Strong Rashba-Edelstein Effect-Induced Spin–Orbit Torques in Monolayer Transition Metal Dichalcogenide/Ferromagnet Bilayers
Lan, Yann Wen
Amiri, Pedram Khalili
Wang, Kang L.
KAUST DepartmentPhysical Sciences and Engineering (PSE) Division
Permanent link to this recordhttp://hdl.handle.net/10754/622663
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AbstractThe electronic and optoelectronic properties of two-dimensional materials have been extensively explored in graphene and layered transition metal dichalcogenides (TMDs). Spintronics in these two-dimensional materials could provide novel opportunities for future electronics, for example, efficient generation of spin current, which should enable the efficient manipulation of magnetic elements. So far, the quantitative determination of charge current-induced spin current and spin-orbit torques (SOTs) on the magnetic layer adjacent to two-dimensional materials is still lacking. Here, we report a large SOT generated by current-induced spin accumulation through the Rashba-Edelstein effect in the composites of monolayer TMD (MoS or WSe)/CoFeB bilayer. The effective spin conductivity corresponding to the SOT turns out to be almost temperature-independent. Our results suggest that the charge-spin conversion in the chemical vapor deposition-grown large-scale monolayer TMDs could potentially lead to high energy efficiency for magnetization reversal and convenient device integration for future spintronics based on two-dimensional materials.
CitationShao Q, Yu G, Lan Y-W, Shi Y, Li M-Y, et al. (2016) Strong Rashba-Edelstein Effect-Induced Spin–Orbit Torques in Monolayer Transition Metal Dichalcogenide/Ferromagnet Bilayers. Nano Letters 16: 7514–7520. Available: http://dx.doi.org/10.1021/acs.nanolett.6b03300.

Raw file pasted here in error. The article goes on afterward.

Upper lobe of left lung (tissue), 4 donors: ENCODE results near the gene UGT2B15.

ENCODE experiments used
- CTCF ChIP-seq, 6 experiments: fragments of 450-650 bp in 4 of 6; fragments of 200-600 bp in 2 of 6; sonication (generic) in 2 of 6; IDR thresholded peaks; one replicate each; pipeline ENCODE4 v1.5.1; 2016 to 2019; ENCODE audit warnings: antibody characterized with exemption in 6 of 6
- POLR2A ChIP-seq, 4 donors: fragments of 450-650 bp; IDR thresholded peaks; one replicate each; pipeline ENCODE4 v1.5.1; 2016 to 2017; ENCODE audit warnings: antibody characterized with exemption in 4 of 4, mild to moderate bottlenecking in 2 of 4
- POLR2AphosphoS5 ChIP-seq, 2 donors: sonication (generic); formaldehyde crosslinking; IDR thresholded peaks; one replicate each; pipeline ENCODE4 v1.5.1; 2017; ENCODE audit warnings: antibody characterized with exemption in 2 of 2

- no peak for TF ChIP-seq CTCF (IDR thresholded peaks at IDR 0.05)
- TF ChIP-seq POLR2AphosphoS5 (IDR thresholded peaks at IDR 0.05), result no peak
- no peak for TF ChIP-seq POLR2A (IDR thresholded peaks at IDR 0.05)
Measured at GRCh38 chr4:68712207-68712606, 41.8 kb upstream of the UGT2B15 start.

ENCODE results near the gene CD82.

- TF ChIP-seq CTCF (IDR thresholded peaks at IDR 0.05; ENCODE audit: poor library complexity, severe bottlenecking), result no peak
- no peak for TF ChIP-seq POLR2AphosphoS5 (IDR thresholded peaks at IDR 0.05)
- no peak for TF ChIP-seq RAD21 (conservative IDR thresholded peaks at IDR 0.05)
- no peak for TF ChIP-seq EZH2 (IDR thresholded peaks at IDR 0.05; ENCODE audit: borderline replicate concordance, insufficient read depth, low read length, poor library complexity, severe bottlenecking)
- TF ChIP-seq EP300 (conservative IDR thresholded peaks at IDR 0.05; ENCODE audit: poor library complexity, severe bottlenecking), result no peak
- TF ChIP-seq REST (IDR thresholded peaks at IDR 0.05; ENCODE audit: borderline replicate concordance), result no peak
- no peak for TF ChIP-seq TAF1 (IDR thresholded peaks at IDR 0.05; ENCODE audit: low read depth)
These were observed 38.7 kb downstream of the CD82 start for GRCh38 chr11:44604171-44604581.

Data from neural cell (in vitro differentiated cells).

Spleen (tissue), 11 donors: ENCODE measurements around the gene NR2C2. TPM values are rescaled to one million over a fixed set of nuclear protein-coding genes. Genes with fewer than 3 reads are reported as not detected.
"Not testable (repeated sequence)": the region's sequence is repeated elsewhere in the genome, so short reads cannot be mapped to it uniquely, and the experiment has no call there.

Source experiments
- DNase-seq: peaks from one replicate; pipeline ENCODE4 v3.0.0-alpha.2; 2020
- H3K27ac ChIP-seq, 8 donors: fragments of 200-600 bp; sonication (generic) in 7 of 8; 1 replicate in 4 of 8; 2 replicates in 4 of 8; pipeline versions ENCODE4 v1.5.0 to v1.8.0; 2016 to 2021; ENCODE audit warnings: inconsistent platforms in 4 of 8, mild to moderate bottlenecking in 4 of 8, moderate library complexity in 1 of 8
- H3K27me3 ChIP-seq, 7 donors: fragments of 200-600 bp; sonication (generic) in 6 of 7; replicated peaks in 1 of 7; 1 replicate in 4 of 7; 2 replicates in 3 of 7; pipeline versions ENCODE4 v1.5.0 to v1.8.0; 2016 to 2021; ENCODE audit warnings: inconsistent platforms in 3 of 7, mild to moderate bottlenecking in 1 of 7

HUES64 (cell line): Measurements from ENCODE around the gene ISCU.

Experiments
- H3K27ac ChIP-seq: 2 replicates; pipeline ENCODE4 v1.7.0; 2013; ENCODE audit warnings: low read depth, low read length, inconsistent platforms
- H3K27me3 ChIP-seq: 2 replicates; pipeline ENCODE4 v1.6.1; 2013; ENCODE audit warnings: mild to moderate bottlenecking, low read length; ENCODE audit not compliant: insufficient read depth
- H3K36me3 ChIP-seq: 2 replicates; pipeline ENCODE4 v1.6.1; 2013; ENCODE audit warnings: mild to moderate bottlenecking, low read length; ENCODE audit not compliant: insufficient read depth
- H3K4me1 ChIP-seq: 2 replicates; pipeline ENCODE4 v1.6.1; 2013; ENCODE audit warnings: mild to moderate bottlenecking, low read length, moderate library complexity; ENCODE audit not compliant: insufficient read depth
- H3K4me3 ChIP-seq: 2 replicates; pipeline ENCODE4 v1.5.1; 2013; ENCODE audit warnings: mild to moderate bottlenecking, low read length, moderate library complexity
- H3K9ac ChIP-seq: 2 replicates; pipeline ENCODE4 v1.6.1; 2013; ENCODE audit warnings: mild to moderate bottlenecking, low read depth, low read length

SponsorsWe thank Haojun Zhang, Dan Wilkinson, and Bruce Dunn for discussions and assistance with experiments. Also, we thank the four anonymous reviewers whose comments and suggestions helped improve and clarify this manuscript. This work is supported as part of the Spins and Heat in Nanoscale Electronic Systems (SHINES), an Energy Frontier Research Center funded by the US Department of Energy (DOE), Office of Science, Basic Energy Sciences (BES), under Award No. DE-SC0012670. We are also very grateful to the support from the Function Accelerated nanoMaterial Engineering (FAME) Center and Center for Spintronic Materials, Interfaces and Novel Architectures (C-SPIN), two of six centers of Semiconductor Technology Advanced Research network (STARnet), a Semiconductor Research Corporation (SRC) program sponsored by Microelectronics Advanced Research Corporation (MARCO) and Defense Advanced Research Projects Agency (DARPA). L.-J.L. acknowledges the support from King Abdullah University of Science and Technology (Saudi Arabia), Ministry of Science and Technology (MOST), and Taiwan Consortium of Emergent Crystalline Materials (TCECM).
PublisherAmerican Chemical Society (ACS)